Such was the gradual growth of feudal tenure from below. A brief outline must now be given of the second branch of its development, its growth from above.

The Roman Caesar in the later times of the Empire entrusted the government of various districts to officials whose military titles sufficiently indicate their origin. A dux (the word we translate by "duke" or leader, was established over one district, a comes (the word we translate by "count"), or companion of the sovereign, over another. And in the nature of things these offices of state were revokable and dependent upon the will of Government. But the process of society we have just described associated such offices, even towards the end of the Empire, with large estates in land. When the Empire had broken down, and the chieftains of tribes or the generals of armies had seized upon the powers of local government, this association of political power with landed estate tended to become universal; and the confusion of ideas was further aided by the institution of the beneficium . As is still the case in all modern European states with the exception of England, very large tracts of each province were public land. Nor did these tracts necessarily diminish with alienation, sale etc., for they were recruited by conquest, confiscation, lapse for lack of heirs, and merger. Under the institution of the beneficium , a great landowner, desiring to attach to himself the services of some important person or institution, gave over to such person or institution the usufruct of a certain part of his land on condition of receiving in return services and fidelity, or, as it was later called, "vassalage". After the breakdown of the Empire, the declining local monarchies -- and notably the Frankish monarchies of the North -- began to "grant such beneficia on a large scale, and by the time of Charlemagne they made inroads into the greater part of the public domain. For generations it was understood that a beneficium was a purely personal contract entered into under the strict conceptions of the Roman law, and, if no term were mentioned, terminable at the latest at the death of the grantor.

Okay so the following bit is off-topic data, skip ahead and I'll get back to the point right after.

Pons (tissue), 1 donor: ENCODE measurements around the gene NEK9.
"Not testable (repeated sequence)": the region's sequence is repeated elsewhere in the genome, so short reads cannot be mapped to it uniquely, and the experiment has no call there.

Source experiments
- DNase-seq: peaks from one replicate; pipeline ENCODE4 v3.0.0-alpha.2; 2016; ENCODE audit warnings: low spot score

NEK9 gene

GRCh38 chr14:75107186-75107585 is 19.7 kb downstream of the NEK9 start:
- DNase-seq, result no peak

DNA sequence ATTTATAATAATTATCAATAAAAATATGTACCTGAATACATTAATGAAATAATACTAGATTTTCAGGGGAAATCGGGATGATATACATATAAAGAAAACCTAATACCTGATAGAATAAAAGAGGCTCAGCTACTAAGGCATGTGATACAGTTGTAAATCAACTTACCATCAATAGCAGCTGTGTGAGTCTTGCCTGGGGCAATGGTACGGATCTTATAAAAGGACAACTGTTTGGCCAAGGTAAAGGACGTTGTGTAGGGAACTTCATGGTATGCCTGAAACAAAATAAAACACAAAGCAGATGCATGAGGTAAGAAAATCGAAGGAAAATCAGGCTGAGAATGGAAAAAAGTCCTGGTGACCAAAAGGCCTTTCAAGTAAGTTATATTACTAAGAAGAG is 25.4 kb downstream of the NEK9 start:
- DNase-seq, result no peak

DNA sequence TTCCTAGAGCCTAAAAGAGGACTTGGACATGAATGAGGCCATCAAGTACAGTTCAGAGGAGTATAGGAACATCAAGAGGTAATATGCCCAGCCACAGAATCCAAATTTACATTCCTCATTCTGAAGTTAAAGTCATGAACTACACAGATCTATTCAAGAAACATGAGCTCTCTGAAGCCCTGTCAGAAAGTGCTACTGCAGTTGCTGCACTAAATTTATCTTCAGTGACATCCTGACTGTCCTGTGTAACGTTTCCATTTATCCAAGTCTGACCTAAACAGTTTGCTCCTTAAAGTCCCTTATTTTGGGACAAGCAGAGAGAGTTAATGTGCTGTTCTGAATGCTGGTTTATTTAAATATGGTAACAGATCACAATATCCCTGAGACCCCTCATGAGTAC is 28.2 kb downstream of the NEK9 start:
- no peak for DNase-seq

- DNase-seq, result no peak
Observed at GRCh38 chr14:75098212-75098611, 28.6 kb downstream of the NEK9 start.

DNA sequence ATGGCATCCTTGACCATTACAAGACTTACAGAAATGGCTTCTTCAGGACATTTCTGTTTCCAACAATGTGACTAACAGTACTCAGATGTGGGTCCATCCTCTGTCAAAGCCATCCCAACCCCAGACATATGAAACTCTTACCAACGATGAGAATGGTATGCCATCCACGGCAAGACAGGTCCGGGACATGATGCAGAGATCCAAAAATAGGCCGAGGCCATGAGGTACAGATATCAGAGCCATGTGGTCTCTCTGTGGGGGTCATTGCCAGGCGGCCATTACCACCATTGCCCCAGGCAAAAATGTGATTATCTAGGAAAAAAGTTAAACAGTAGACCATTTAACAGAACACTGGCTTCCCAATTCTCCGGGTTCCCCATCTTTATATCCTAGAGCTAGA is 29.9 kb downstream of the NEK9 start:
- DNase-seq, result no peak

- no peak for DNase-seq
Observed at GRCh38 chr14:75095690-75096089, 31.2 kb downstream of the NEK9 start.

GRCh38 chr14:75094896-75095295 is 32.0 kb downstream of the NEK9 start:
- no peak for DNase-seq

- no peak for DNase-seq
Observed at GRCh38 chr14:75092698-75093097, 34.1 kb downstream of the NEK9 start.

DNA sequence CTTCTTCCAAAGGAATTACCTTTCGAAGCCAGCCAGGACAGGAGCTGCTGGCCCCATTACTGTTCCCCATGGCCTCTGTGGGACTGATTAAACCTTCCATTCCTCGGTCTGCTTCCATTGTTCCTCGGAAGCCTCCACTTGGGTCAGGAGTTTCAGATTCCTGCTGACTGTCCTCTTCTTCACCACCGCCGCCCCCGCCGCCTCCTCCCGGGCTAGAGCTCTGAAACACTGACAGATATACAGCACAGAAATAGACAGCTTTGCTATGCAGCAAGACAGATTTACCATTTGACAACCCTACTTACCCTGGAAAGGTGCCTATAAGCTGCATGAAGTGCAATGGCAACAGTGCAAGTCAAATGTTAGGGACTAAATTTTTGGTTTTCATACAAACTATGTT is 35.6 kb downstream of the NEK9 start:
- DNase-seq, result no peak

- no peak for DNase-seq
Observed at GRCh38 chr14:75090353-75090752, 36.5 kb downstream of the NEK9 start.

It is self-evident, however, that, under the pressure of institutions round it, the beneficium would tend to become feudal and hereditary like the rest; and so it did. We have, then, under the Merovingian Kings of France, thoroughly established in custom, and, under the Carlovingian Dynasty, openly apparent in law, a multitude of royal acts which -- whether they are a grant to a faithful servant or the appointment of a trusted man to an office, especially to a local command, or the nomination of one to such a position who is too strong to be refused -- all become daily less and less the voluntary and revokable act of an absolute government, more and more the recognition of an established landed system.

Out of these two currents -- the growth of feudalism from below by voluntary interdependence of smaller owners and greater, the growth of feudalism from above by the increasing strong analogy which makes of office and of royal grant a permanent tenure in duty and in honour -- the whole feudal system had been welded when the storm of the ninth century broke upon Christendom.

In that storm our civilization nearly disappeared. Its symbol, the imperial name, wholly disappeared; for the establishment of the German Empire in the tenth century and its 300 years' quarrel with Italy, was not universal: it left on one side Gaul, Britain, and the re-conquest of Spain, which was characteristically national, and as characteristically not a European affair. It suffered the fate of all mere names.